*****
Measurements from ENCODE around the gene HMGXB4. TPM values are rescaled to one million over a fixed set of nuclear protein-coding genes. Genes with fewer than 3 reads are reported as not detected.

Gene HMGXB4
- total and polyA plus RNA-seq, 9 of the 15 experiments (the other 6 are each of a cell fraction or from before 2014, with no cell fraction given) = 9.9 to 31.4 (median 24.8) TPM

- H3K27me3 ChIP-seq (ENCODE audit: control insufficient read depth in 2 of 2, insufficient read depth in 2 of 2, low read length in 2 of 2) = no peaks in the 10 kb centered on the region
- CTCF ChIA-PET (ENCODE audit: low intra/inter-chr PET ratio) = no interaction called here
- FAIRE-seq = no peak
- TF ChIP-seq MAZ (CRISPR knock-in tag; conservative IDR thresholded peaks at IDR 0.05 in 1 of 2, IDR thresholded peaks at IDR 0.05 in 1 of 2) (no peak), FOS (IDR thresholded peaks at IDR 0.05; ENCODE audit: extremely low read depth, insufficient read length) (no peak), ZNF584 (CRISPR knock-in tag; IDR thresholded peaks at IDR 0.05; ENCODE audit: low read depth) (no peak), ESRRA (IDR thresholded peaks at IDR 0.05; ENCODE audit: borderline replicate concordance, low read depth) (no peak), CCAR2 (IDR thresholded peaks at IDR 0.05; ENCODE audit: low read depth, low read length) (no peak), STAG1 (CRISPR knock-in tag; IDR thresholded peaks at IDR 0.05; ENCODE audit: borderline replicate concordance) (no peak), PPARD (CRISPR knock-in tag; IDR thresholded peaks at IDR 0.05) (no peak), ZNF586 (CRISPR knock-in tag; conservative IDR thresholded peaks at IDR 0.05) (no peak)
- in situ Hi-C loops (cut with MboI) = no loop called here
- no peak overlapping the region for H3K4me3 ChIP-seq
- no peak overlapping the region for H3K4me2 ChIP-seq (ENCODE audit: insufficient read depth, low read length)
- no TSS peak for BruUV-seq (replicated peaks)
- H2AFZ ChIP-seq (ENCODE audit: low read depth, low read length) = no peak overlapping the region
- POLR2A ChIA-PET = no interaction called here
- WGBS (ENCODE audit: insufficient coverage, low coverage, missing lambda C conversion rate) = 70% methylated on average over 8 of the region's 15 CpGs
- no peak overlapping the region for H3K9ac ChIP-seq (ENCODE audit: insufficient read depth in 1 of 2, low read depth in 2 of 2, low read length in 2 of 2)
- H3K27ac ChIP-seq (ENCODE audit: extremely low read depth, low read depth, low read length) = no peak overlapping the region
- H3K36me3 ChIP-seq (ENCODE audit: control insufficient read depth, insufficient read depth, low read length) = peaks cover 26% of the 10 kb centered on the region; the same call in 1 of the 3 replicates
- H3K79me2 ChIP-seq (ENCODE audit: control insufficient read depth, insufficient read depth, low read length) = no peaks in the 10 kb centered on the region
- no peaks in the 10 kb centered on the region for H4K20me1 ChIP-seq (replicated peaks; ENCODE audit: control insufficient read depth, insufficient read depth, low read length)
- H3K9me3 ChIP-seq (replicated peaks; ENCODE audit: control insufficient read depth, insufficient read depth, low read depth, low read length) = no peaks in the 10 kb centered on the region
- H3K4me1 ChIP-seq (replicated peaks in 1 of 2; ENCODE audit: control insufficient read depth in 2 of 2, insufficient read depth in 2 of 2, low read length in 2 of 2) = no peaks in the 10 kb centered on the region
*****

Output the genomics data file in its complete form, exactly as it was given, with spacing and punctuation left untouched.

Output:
Measurements from ENCODE around the gene HMGXB4. TPM values are rescaled to one million over a fixed set of nuclear protein-coding genes. Genes with fewer than 3 reads are reported as not detected.

Gene HMGXB4
- total and polyA plus RNA-seq, 9 of the 15 experiments (the other 6 are each of a cell fraction or from before 2014, with no cell fraction given) = 9.9 to 31.4 (median 24.8) TPM

- H3K27me3 ChIP-seq (ENCODE audit: control insufficient read depth in 2 of 2, insufficient read depth in 2 of 2, low read length in 2 of 2) = no peaks in the 10 kb centered on the region
- CTCF ChIA-PET (ENCODE audit: low intra/inter-chr PET ratio) = no interaction called here
- FAIRE-seq = no peak
- TF ChIP-seq MAZ (CRISPR knock-in tag; conservative IDR thresholded peaks at IDR 0.05 in 1 of 2, IDR thresholded peaks at IDR 0.05 in 1 of 2) (no peak), FOS (IDR thresholded peaks at IDR 0.05; ENCODE audit: extremely low read depth, insufficient read length) (no peak), ZNF584 (CRISPR knock-in tag; IDR thresholded peaks at IDR 0.05; ENCODE audit: low read depth) (no peak), ESRRA (IDR thresholded peaks at IDR 0.05; ENCODE audit: borderline replicate concordance, low read depth) (no peak), CCAR2 (IDR thresholded peaks at IDR 0.05; ENCODE audit: low read depth, low read length) (no peak), STAG1 (CRISPR knock-in tag; IDR thresholded peaks at IDR 0.05; ENCODE audit: borderline replicate concordance) (no peak), PPARD (CRISPR knock-in tag; IDR thresholded peaks at IDR 0.05) (no peak), ZNF586 (CRISPR knock-in tag; conservative IDR thresholded peaks at IDR 0.05) (no peak)
- in situ Hi-C loops (cut with MboI) = no loop called here
- no peak overlapping the region for H3K4me3 ChIP-seq
- no peak overlapping the region for H3K4me2 ChIP-seq (ENCODE audit: insufficient read depth, low read length)
- no TSS peak for BruUV-seq (replicated peaks)
- H2AFZ ChIP-seq (ENCODE audit: low read depth, low read length) = no peak overlapping the region
- POLR2A ChIA-PET = no interaction called here
- WGBS (ENCODE audit: insufficient coverage, low coverage, missing lambda C conversion rate) = 70% methylated on average over 8 of the region's 15 CpGs
- no peak overlapping the region for H3K9ac ChIP-seq (ENCODE audit: insufficient read depth in 1 of 2, low read depth in 2 of 2, low read length in 2 of 2)
- H3K27ac ChIP-seq (ENCODE audit: extremely low read depth, low read depth, low read length) = no peak overlapping the region
- H3K36me3 ChIP-seq (ENCODE audit: control insufficient read depth, insufficient read depth, low read length) = peaks cover 26% of the 10 kb centered on the region; the same call in 1 of the 3 replicates
- H3K79me2 ChIP-seq (ENCODE audit: control insufficient read depth, insufficient read depth, low read length) = no peaks in the 10 kb centered on the region
- no peaks in the 10 kb centered on the region for H4K20me1 ChIP-seq (replicated peaks; ENCODE audit: control insufficient read depth, insufficient read depth, low read length)
- H3K9me3 ChIP-seq (replicated peaks; ENCODE audit: control insufficient read depth, insufficient read depth, low read depth, low read length) = no peaks in the 10 kb centered on the region
- H3K4me1 ChIP-seq (replicated peaks in 1 of 2; ENCODE audit: control insufficient read depth in 2 of 2, insufficient read depth in 2 of 2, low read length in 2 of 2) = no peaks in the 10 kb centered on the region